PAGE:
If approved, 37 additional street segments would be added to the vast network of roadways on which RVs and other large vehicles can not be parked during any hours of the day. The most notable addition is Continental Circle, which has long been a hub for RV inhabitants to park alongside State Route 85.
City officials say the contractor hired to measure the roads used a mobile laser scanner to report street widths accurately – down to 5 millimeters – to collect data on each of the streets, but that the process wasn't flawless. The survey was conducted in a short amount of time, streets change widths and, in the specific case of Continental, the contractor erred in measuring the distance from one curb to the other.
Walker Drive off of North Whisman Road was also previously measured within one inch of qualifying for the parking prohibitions, but is now believed to be included.
Though less extensive and less controversial, the ordinance prohibiting oversized vehicle parking on streets with bike lanes is also up for revision, with additional street segments adjacent to Class II bike lanes getting added to the list. That includes Montecito Avenue as it approaches Shoreline Boulevard, parts of Calderon Avenue and the short dead-end Macon Avenue off of La Avenida Street.
The package of changes to Mountain View's parking rules is a mixed bag, however, with a fresh new proposal to remove overnight vehicle restrictions on numerous streets – mostly in industrial areas – that could end up accommodating RV residents.
City officials say that restrictions banning parking from 2 a.m. to 6 a.m. are, for the most part, no longer serving a purpose in addressing traffic safety. In cases where streets are narrow, the new oversized vehicle parking bans are doing a better job at keeping roadway users safe. For streets wider than 40 feet, other mitigations can be put in place to maintain sight-line visibility.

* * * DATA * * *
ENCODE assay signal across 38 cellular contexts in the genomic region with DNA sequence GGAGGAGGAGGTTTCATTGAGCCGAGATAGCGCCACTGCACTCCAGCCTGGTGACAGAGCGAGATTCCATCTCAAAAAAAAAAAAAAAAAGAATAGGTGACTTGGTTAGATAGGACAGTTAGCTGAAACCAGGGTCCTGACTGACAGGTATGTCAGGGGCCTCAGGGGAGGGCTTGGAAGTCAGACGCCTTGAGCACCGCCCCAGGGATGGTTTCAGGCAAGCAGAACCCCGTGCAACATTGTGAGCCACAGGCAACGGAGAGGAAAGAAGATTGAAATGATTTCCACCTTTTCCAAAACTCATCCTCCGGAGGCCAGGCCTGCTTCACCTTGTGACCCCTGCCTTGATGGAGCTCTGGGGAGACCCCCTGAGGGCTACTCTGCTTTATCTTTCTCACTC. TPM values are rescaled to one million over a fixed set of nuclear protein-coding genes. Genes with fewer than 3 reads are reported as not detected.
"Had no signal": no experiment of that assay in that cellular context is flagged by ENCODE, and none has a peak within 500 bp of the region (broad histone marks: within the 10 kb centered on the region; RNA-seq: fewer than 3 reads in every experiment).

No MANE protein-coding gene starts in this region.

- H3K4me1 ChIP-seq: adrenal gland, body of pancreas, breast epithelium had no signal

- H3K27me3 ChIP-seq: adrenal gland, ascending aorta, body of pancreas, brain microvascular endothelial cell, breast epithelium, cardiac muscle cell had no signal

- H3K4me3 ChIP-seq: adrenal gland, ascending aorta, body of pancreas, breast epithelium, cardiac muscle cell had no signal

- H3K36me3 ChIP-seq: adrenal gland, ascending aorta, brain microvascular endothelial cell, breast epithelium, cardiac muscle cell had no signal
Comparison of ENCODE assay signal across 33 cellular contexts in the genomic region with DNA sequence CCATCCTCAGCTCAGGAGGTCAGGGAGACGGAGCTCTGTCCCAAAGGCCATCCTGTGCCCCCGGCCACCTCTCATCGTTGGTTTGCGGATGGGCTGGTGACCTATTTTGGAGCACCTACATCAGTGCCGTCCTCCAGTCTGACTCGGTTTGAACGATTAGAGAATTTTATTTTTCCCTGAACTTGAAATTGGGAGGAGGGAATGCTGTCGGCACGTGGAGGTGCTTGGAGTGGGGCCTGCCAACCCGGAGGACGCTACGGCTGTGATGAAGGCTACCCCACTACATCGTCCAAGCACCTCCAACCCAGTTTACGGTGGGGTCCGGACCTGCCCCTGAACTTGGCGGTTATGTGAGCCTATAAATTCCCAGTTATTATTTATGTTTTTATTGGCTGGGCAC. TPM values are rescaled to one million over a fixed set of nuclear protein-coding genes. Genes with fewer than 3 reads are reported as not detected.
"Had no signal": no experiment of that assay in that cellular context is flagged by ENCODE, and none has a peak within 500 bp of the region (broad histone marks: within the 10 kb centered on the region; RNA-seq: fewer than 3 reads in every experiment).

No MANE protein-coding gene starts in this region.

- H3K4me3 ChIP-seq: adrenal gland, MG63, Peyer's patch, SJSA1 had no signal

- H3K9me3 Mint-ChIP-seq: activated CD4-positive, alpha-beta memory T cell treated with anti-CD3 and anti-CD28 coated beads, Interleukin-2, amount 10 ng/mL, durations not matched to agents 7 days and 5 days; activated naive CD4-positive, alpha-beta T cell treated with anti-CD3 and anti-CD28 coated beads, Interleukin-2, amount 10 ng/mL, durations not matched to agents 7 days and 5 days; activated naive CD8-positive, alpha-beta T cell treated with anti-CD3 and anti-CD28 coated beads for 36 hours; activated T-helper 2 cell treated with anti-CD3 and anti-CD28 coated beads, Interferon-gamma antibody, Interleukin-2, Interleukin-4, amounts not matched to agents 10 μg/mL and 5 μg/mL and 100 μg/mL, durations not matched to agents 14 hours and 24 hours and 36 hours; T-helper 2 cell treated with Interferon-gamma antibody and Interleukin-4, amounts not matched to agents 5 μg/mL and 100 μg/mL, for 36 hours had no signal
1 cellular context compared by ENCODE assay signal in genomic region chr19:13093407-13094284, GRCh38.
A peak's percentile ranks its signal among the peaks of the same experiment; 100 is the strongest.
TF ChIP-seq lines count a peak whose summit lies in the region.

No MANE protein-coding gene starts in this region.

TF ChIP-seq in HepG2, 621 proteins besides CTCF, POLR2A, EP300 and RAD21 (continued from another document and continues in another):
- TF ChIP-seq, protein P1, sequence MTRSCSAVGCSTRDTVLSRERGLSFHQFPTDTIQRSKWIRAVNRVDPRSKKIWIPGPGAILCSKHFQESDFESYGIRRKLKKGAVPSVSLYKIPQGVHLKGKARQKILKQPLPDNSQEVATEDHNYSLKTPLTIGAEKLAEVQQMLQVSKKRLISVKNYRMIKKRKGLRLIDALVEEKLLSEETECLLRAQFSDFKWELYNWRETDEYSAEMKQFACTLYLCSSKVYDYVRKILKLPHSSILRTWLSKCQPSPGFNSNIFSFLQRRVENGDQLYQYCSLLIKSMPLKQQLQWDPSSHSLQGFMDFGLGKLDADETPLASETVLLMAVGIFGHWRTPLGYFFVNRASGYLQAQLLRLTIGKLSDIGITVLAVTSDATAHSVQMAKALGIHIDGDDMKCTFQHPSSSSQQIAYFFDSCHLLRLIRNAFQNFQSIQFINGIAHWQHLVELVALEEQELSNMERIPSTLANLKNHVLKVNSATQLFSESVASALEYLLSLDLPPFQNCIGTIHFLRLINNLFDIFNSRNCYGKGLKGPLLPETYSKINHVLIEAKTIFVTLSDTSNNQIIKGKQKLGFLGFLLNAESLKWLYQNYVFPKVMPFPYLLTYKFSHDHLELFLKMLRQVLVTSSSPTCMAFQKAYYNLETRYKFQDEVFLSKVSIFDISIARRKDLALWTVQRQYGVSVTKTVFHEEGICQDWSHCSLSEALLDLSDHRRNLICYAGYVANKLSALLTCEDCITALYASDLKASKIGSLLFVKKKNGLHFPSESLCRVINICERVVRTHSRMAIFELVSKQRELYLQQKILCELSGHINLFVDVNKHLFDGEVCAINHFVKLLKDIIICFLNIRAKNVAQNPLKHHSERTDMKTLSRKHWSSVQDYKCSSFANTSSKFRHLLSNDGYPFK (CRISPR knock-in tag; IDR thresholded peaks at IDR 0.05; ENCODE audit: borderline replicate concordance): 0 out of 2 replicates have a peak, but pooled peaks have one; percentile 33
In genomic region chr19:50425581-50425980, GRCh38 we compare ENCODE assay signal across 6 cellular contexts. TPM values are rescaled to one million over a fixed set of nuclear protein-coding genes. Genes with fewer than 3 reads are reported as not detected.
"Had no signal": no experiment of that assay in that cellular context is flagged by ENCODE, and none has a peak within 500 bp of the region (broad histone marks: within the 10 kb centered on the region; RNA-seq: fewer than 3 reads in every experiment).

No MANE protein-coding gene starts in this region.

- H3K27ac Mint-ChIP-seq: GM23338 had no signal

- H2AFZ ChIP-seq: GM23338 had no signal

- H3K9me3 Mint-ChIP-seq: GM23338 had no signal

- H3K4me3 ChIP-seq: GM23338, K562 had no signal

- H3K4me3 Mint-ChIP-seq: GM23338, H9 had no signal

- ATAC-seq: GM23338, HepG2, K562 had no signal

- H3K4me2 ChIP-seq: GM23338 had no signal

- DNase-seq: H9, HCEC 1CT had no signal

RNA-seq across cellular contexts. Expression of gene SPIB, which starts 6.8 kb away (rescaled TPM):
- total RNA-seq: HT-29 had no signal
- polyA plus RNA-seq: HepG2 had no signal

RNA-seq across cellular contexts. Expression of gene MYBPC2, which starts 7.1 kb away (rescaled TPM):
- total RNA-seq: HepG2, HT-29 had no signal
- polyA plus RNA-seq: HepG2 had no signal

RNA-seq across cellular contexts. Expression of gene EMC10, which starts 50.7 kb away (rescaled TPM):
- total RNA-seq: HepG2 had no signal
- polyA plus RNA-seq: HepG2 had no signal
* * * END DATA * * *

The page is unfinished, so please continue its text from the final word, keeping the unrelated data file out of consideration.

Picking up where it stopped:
The idea didn't go over well for property owners on the streets with overnight vehicle restrictions. Of the 57 people asked for feedback, 48 were opposed or raised serious concerns about the proposal. Many worried about long-term inhabited vehicles and all the problems they could potentially bring, including garbage, sewage, property damage, criminal activity and the potential to scare off future tenants. Despite the icy reception, the city is still recommending removal of the signs.
"While staff is cognizant that overnight parking on city streets can present challenges and concerns for some property owners fronting these streets, none of the concerns raised in the outreach differentiated those streets from other streets in the city wider than 40 feet where overnight parking is allowed," according to the staff report.
The city's suggested approach, which the council will consider, involves lifting the overnight parking ban in mostly industrial areas of the city, and that the restrictions will remain in place in residential areas and locations that are considered sensitive ecological or habitat areas. That means residential parts of Cuesta Drive, Pamela Drive, View Street, Wyandotte Street and San Antonio Circle will keep their overnight restrictions, as well as the habitat-facing Terminal Boulevard near the San Francisco Bay.
It's unclear how the proposed changes would affect the ongoing lawsuit between the Law Foundation and the city. In the past, the city's legal defense has argued those living in vehicles still have plenty of places to park in the city even with the full rollout of the narrow streets and bike lane ordinances, and that the only risk they face is losing a preferred parking spot.